Collegiate NewsLink – September 2012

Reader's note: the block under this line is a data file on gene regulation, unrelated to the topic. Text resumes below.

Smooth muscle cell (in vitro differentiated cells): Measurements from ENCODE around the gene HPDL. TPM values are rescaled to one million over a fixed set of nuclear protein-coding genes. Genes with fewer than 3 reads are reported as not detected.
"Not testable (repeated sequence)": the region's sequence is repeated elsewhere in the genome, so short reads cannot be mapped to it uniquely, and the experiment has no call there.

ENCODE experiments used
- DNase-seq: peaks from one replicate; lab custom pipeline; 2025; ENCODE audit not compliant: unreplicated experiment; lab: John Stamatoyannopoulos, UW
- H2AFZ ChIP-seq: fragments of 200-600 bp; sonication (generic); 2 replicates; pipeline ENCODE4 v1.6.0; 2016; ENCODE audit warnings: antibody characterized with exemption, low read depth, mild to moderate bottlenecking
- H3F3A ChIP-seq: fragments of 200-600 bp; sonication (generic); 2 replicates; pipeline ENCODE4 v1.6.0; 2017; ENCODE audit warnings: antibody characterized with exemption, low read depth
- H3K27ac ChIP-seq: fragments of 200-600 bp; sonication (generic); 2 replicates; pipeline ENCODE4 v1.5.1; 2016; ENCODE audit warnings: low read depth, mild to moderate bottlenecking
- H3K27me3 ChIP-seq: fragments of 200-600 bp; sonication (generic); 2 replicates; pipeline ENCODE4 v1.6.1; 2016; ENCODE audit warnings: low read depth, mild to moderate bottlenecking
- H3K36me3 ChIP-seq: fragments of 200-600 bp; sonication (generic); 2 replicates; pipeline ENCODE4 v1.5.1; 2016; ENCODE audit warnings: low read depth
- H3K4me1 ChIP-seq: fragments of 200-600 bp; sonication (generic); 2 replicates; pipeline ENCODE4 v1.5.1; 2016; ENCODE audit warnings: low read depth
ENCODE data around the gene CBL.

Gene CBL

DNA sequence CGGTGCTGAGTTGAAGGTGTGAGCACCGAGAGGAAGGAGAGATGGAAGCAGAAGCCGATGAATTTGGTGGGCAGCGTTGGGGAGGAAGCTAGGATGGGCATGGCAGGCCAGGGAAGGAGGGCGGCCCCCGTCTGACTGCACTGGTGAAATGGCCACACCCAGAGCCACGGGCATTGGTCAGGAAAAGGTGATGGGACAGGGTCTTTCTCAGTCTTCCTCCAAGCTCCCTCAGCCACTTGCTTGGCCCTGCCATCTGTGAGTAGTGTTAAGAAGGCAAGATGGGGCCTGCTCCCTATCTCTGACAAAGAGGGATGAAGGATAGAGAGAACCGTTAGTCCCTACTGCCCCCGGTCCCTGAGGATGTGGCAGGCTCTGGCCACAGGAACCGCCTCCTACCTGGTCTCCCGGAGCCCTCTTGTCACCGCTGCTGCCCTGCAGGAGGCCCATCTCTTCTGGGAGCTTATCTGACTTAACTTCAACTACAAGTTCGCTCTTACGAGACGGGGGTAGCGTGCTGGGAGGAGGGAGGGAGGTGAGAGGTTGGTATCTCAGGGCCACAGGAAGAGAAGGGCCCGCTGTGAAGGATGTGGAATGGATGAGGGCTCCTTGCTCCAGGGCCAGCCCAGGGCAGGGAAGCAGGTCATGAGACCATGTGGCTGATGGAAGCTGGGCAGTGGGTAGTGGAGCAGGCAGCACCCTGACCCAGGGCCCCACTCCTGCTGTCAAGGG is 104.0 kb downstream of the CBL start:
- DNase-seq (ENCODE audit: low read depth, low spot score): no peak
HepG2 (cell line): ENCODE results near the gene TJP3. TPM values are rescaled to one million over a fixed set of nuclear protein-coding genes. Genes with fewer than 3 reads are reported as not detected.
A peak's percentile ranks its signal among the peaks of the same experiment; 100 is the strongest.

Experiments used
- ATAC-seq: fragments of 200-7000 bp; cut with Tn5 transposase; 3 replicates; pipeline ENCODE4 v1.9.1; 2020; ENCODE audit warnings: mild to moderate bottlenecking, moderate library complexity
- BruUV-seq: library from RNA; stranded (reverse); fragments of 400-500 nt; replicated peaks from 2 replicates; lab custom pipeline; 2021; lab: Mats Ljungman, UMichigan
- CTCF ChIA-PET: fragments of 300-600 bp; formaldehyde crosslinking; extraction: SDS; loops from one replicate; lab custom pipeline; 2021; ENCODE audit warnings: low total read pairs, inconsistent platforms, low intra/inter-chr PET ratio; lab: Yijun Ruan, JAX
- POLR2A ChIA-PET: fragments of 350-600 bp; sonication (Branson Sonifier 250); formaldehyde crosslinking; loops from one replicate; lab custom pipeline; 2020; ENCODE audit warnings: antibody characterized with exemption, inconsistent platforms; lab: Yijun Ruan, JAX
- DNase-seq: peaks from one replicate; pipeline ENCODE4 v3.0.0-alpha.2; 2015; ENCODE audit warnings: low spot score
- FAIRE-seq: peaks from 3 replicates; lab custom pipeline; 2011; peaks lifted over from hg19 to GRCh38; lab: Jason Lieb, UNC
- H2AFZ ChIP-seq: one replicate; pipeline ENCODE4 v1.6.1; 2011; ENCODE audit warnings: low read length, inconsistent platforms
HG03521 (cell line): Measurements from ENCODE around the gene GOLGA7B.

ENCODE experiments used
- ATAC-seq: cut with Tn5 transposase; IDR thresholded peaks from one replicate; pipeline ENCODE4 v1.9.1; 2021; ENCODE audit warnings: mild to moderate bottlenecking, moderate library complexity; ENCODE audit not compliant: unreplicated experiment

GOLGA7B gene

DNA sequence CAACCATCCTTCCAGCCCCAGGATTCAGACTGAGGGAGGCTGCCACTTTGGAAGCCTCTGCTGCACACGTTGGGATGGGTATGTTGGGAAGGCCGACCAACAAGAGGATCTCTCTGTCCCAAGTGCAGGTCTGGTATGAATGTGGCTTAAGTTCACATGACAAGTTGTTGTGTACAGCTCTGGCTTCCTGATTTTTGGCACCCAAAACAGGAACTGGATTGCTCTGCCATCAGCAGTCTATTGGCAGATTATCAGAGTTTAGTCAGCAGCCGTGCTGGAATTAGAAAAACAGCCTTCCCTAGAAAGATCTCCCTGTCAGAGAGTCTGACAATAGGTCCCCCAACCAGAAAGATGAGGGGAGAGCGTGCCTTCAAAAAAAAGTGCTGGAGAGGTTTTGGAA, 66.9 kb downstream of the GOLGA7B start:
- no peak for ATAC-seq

COLLEGIATE NEWSLINK September 2012 Welcome  returning members, new members and chapters!                                                         Feature Article: “Networking 101” Adapted from a column by Jessica Hazelton, Nebraska Music Educator, August 2012 As president of the Hastings College (Nebraska) chapter of NAfME Collegiate this past year, I asked our members to suggest clinicians or session topics that were most relevant to them.  A response to this question from a freshman really caught me off guard.  The student asked, “How do you network?”  I’ve been struggling to come up with a good answer since then.  Networking is something that has always just come naturally to me: being outgoing, mingling and talking with new people, going to introduce myself to an educator I had heard about, or talking with a speaker following a presentation because I still had questions.  I had never thought about how to teach someone else to do that.  How scary that must seem to a shy freshman who has only just begun his or her music career.  The intent of this article is to make the idea of networking less scary, or even if it remains scary, to show the necessity of networking in hopes of overcoming the fear of it. A typical college student’s response when asked why networking is important is that it will help him or her get a job. While this is true, it is not the only benefit.  Let’s say you are a choral rock star, and you are great at analyzing scores and directing.  You know theoretically how chords should be balanced and know how you want to interpret the poetry of a song to teach your ensemble.  Unfortunately, your ensemble has too many sopranos, some men with really great ears who should really be singing baritone but you had to have them sing tenor, and maybe one bass who can truly hit the lower notes in tune.  The arrangement of a song you really want to use simply isn’t working for the ensemble you have.  You took a choral arranging class and got through it, but it was never something that really clicked.  Lucky for you, you remember going to a conference where a gentleman talked about arranging, and you got his contact information.  Or you remember having a conversation with another student at another college who loved to arrange for fun.  Or maybe you just know of another music educator a couple of towns away, you met and he has a choir similar to yours.  I believe this is the main reason networking is important—to help find solutions to situations that arise throughout your career. Building connections with people is the next big reason networking is important.  Take a poll among your fellow music majors.  Ask who is good at theory.  Look around.  Then ask who could use a little extra help with theory.  Now look around again.  Networking allows a give-and-take relationship.  Someone is bound to be good at precisely the thing with which you struggle.  In the same respect, you might be really awesome at something which someone else finds difficult. For the past couple of years, I have been an intern for the Nebraska Choral Directors Association’s summer convention, and one of the biggest lessons I learned from attending these conventions is that everyone needs help.   Even the educators who have the best ensembles come to these conventions to discuss problems they are facing in their classrooms and to build connections with people who can hopefully help them or give them new ideas. So, how do you start networking?  In a simple answer, get involved.  Attend state and national conferences.  Talk to students from other colleges.  Introduce yourself to current music educators.  While it might seem scary to take the plunge, it is important to understand that everyone needs help sometime and that all music educators have been in your shoes at some point.  Don’t be afraid to ask questions or go up to someone new to start a conversation.  When you start talking to people and attending events, slowly people will start remembering who you are.  You will be surprised how friendly current music educators are, and you’ll find there is always someone out there willing to lend a hand.  Good networking can make a world of difference as you transition from the role of college student to that of a new teacher.  It is ultimately up to you to take the step toward your own success which will inevitably lead to the success of your students. MEMBER BENEFIT SPOTLIGHT Collegiate Chapters and Advisors – Here’s a great resource for meetings throughout the year! On September 14, NAfME launched an exciting new member program to help you orchestrate success in your teaching – the NAfME Learning Network! Through the NAfME Learning Network, you can have access to lesson plans, pre-recorded informational videos, weekly Professional Development webinars, and advocacy presentations you can share with your chapter and use throughout your career. NAfME members can subscribe to this exceptional resource at a special members-only annual rate of $49.95. Webinars can be used as Collegiate NAfME meeting programs, completion can be used toward Teacher Recertification Hours and, for an additional fee, college credit. NAfME is collaborating with the SoundTree Institute to offer this resource to you. Visit for a free preview, and subscribe using the promo code “nafmepd” to receive the discounted subscription rate. Tune in to these upcoming webinars free of charge – go to, click “view webinar”, and select the webinar you wish to view from the box on the right.  September 26 to “Maximize your NAfME Membership” at 7 p.m. Eastern Time, October 17, for a special Collegiate webinar at 7 p.m. Eastern Time. This topic is perfect for a Collegiate chapter program! “DEVELOPING AND MAINTAINING A SUCCESSFUL BAND PROGRAM” This webinar will help you discover the many non-music related tasks that are vital to building and maintaining a successful program. Ways to get the entire school community involved in supporting your program and encouraging your students will be discussed. Writing and developing a mission statement and philosophy of music education, writing lesson plans and starting a parents’ group are vital elements for developing a successful band program. General Music Today, an online-only journal published three times a year, offers articles that describe successful practices, share teaching strategies and/or materials, suggest new ideas, or analyze issues of concern to general music education professionals teaching at levels from early childhood through high school and to music teacher educators. The October 2012 issue includes